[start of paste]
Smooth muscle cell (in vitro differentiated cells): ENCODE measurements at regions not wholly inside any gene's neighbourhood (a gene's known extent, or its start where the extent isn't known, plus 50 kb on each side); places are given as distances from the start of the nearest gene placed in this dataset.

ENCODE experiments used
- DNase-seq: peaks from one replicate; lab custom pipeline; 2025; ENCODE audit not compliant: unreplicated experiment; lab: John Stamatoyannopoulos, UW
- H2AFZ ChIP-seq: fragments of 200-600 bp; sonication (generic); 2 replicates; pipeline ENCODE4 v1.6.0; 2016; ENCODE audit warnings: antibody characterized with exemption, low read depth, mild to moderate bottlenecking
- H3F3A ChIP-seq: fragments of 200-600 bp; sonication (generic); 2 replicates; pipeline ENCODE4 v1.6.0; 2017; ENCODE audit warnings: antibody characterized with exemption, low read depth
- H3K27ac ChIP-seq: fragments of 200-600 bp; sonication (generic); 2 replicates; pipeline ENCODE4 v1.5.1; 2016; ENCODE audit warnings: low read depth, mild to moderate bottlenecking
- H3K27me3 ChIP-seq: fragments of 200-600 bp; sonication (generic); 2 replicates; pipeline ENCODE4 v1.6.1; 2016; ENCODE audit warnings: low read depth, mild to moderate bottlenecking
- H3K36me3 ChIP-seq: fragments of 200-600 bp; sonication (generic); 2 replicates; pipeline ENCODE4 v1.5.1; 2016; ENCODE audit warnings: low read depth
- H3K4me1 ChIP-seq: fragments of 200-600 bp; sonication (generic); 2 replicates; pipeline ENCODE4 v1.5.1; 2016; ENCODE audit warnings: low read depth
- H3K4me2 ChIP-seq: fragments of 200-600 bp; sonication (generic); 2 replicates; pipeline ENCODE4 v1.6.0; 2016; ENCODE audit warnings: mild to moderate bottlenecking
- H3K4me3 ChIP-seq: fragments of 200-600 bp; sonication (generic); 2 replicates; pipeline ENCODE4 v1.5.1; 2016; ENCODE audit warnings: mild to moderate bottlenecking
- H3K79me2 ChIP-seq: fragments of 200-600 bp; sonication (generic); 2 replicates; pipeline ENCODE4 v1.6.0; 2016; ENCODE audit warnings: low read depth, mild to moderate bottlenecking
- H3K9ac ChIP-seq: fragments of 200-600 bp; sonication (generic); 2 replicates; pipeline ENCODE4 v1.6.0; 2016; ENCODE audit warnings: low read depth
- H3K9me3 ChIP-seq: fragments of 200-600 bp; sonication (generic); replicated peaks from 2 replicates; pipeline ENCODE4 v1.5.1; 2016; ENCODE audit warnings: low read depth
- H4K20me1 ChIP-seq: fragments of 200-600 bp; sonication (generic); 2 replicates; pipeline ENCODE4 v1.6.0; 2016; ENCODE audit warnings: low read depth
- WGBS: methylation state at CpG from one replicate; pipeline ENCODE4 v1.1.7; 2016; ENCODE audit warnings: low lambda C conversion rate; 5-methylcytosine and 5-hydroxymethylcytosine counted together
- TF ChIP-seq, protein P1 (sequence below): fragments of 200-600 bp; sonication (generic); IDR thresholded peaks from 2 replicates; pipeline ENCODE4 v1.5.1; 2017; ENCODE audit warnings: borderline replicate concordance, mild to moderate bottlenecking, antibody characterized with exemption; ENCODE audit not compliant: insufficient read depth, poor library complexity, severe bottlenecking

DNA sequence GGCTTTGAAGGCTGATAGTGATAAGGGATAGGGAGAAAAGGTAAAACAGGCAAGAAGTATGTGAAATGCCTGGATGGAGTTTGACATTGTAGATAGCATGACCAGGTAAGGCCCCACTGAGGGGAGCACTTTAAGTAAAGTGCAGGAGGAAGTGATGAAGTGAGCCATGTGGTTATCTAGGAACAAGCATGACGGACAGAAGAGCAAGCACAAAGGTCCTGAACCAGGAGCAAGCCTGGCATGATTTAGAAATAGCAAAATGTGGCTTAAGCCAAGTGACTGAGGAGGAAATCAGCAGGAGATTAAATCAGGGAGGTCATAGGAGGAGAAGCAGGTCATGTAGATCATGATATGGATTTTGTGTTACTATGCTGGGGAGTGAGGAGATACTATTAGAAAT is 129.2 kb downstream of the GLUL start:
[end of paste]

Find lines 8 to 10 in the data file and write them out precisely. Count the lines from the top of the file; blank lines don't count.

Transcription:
- H3K36me3 ChIP-seq: fragments of 200-600 bp; sonication (generic); 2 replicates; pipeline ENCODE4 v1.5.1; 2016; ENCODE audit warnings: low read depth
- H3K4me1 ChIP-seq: fragments of 200-600 bp; sonication (generic); 2 replicates; pipeline ENCODE4 v1.5.1; 2016; ENCODE audit warnings: low read depth
- H3K4me2 ChIP-seq: fragments of 200-600 bp; sonication (generic); 2 replicates; pipeline ENCODE4 v1.6.0; 2016; ENCODE audit warnings: mild to moderate bottlenecking